Even Jesus likes the Donald

Rapturous crowds, praising the Lord and Jesus, for their new savior

Whether it’s a KKK hood, priest’s collar, Brooks Brothers shirt, Muslims on the Haj–white has always been the color of innocence, of good, of purity.  Of all things righteous. 

Black?  The color of the devil–dirty, bad, evil, foul-smelling, foretelling of something nasty.  Not to be trusted.

Blacks couldn't sit at lunch counters and had to ride in the back of buses until 1964!

Unable to sit at lunch counters, in the front of a bus, stay in many hotels until 1964, blacks resorted to “non-violent sit-ins”.  Here angry whites pour food on them and sympathetic whites to show their contempt

 

 

 

 

 

 

 

 

 

 

I remember being 12 years old, living in New Jersey, going on a family vacation to Virginia Beach, We had to take the ferry from Delaware.  One side of the ferry the seats were totally filled with all black people and the other side with all white people.  And the two drinking fountains at the front of the ferry? One was marked White and the other Colored.  To me this made no sense because living for years in NYC and then New Jersey, black people were like, black.  Big deal.  Jackie Robinson and Roy Campanella were still my heroes.  So I took a squirt from the Colored hoping maybe it was chocolate flavor.  

Nope, same as White.

So I get off the ferry waiting for my parents to bring the car and go up to a guy fishing and pull on his pants, “hey mister, why are all the black people on one side and the whites on another”

And he spits.

Then, in a southern drawl I will never forget, says, “well, lemme tellya son, yo here in da south and these people smell and carry disease, an that’s why we keep ’em separate and call ’em, niggers”.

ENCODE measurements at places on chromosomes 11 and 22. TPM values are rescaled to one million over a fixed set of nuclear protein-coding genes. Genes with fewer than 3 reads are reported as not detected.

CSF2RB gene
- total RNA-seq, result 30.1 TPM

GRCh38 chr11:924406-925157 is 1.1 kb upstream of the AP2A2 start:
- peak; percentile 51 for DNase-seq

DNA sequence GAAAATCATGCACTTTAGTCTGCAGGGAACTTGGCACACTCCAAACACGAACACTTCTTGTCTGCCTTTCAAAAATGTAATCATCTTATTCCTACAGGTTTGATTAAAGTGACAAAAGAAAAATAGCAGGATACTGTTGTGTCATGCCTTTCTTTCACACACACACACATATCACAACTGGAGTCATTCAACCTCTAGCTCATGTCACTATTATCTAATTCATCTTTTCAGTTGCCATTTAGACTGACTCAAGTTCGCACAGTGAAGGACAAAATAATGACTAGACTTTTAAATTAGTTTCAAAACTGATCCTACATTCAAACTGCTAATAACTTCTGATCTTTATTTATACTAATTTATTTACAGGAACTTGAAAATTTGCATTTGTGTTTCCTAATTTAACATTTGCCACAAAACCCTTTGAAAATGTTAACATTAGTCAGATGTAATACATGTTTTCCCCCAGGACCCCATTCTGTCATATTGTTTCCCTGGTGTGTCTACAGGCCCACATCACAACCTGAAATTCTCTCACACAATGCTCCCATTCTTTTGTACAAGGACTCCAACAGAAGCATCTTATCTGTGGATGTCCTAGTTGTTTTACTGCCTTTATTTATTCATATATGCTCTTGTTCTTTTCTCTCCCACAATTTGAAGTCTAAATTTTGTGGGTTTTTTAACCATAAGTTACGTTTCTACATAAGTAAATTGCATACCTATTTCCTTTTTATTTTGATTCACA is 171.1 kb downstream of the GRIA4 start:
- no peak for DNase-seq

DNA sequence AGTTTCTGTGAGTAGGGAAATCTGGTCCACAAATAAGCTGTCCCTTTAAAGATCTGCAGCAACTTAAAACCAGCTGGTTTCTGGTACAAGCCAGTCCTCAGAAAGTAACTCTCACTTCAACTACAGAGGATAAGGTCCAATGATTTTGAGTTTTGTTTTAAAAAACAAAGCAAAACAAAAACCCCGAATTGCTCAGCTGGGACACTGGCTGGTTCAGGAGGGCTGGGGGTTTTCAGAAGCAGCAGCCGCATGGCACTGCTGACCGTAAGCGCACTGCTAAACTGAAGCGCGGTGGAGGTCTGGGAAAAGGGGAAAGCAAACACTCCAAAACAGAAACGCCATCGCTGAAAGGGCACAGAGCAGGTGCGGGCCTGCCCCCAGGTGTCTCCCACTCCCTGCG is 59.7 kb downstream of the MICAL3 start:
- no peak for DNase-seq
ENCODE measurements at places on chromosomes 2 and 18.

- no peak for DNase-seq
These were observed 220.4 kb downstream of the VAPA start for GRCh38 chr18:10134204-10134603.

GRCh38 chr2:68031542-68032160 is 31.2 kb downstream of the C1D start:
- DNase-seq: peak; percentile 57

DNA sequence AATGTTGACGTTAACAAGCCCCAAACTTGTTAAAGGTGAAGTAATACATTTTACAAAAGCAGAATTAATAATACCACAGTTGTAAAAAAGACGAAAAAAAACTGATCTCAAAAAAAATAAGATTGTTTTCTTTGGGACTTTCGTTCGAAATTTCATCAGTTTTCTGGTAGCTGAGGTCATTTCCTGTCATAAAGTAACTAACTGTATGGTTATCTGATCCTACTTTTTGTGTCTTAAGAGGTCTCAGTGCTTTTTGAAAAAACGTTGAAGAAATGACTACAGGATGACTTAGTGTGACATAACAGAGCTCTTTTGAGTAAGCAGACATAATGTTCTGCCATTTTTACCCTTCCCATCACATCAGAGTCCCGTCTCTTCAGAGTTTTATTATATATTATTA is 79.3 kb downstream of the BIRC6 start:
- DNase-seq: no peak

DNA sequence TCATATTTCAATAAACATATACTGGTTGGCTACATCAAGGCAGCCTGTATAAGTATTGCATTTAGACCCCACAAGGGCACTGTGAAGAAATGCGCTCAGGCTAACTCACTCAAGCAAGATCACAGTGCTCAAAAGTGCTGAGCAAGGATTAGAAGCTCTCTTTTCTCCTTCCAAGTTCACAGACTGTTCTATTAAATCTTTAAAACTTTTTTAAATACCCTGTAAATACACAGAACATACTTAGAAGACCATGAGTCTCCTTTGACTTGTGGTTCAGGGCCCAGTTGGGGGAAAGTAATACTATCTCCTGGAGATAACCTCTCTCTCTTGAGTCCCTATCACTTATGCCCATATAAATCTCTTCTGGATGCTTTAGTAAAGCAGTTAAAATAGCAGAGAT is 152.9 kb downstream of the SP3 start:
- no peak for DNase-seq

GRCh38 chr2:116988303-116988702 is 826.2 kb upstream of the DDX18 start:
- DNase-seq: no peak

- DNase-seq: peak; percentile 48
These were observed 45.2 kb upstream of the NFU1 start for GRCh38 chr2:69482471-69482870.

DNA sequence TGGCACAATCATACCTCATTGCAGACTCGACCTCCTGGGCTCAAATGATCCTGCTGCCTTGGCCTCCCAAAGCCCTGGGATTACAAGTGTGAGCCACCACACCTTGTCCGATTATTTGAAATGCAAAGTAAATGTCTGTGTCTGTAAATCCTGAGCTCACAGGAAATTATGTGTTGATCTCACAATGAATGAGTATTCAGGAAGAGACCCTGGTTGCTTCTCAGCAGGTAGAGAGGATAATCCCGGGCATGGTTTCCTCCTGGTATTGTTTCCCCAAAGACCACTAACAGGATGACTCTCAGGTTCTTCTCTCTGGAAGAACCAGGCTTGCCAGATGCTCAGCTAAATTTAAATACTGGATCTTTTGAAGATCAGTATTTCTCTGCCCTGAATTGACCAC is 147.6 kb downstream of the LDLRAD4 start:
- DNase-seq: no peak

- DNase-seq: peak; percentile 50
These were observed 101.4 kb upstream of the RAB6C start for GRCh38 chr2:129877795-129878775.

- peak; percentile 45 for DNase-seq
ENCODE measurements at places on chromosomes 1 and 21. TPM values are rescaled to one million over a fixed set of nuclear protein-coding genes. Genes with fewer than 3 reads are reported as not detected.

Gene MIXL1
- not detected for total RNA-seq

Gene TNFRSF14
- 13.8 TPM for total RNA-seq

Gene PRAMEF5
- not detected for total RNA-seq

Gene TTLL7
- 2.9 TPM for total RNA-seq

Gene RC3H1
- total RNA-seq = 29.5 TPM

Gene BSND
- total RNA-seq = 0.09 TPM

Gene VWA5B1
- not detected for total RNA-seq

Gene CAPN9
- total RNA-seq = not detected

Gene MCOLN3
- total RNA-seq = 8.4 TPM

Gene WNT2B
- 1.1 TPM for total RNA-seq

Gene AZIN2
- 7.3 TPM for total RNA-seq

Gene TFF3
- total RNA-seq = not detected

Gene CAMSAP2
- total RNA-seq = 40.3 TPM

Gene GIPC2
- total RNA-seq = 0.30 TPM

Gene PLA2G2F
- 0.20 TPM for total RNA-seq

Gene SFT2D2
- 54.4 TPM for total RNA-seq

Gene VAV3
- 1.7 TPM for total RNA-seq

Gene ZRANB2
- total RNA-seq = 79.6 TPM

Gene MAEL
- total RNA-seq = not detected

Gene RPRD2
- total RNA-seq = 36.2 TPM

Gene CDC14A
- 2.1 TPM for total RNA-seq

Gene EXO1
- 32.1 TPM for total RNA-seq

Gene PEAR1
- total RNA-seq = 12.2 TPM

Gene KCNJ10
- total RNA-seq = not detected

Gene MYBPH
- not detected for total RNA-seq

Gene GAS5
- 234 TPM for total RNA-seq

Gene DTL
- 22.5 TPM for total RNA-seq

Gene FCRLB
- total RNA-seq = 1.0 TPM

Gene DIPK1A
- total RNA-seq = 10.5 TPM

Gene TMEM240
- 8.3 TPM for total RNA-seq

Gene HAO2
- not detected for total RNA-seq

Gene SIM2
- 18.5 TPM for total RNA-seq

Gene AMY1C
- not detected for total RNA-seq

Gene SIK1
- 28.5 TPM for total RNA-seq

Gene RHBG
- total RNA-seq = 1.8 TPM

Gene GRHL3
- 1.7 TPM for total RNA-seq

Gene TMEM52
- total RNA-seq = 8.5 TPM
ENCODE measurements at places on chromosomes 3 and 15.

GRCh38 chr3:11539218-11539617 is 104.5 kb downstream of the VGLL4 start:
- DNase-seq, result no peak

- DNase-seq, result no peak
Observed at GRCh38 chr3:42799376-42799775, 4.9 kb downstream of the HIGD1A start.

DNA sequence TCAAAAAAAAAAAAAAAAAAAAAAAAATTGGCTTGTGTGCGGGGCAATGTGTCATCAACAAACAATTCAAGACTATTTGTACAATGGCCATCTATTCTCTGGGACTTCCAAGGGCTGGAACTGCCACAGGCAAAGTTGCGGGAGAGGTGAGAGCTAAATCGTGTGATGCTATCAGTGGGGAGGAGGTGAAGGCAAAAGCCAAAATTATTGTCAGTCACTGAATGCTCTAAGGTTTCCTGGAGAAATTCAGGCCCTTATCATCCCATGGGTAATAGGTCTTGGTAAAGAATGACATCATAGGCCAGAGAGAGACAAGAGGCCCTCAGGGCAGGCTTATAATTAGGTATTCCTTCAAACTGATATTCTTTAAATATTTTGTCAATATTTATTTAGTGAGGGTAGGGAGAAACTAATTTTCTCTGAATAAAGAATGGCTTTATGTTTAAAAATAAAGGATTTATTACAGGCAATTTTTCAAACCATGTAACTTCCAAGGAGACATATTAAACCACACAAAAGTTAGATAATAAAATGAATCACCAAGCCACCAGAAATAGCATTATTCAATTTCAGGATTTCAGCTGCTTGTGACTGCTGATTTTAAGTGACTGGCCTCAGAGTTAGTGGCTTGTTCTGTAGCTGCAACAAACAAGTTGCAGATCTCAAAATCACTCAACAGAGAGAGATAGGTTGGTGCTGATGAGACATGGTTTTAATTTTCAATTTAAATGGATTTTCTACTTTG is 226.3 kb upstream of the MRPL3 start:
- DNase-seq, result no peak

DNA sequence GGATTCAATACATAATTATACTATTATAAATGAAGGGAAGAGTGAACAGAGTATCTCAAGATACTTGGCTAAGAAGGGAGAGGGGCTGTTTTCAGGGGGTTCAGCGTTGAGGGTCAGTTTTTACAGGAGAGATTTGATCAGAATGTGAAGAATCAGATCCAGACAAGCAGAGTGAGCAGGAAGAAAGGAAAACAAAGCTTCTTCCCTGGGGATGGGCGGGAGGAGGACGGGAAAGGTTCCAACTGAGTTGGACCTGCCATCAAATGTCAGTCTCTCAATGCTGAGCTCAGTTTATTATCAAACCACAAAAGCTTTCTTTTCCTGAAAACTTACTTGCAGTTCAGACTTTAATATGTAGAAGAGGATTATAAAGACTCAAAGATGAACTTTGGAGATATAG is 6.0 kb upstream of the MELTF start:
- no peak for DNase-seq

Well, folks, this is the kind of lesson one rarely forgets.  And repeating it to my mother made it indelible. A tremendous slap across the face, accompanied by a “don’t you ever say that again!”.

The year was 1955.

Zoom ahead 50 years and my friends are still being followed around in shops and discriminated against in employment, where they can live, and on and on.  If you haven’t seen the 2013 movie “The Butler”, which begins with a black cotton farmer being murdered in front of his son because he dared ask why the farmer was screwing his wife whenever he wanted, it’s a history lesson of America’s racial sickness.

The more things change, the more they remain the same.

black-lives-matter

Since Americans cannot talk about race openly, we masquerade our deep seated fears of being raped, held up, living next to, working with, marrying, etc. by using politics and religion to defend our “rights” to think and act the way we do.

What about the Constitution? The Bible?

Our racism is so hard-wired and pervasive, it allows us to watch Africa disembowel itself with murder, disease and tyranny while coming to the rescue of any European, South American, Balkan or even Asian country.

Black and white.

And yellow.

Enter China.

When it comes to racial purity, the Chinese are some of the truest believers on the planet, but they are neither black nor white.  It’s the reason I think they are so welcomed in Africa–yellow skin making friends with black skin–helping with education, training, economic support in return for getting raw materials they lack.

As Trump would tweet, “smart, very smart!”  And it is and they are.

Now compare how we whites deal with Africa?  Remember when Belgium owned the Congo? And how long Apartheid was openly supported by America and many European countries?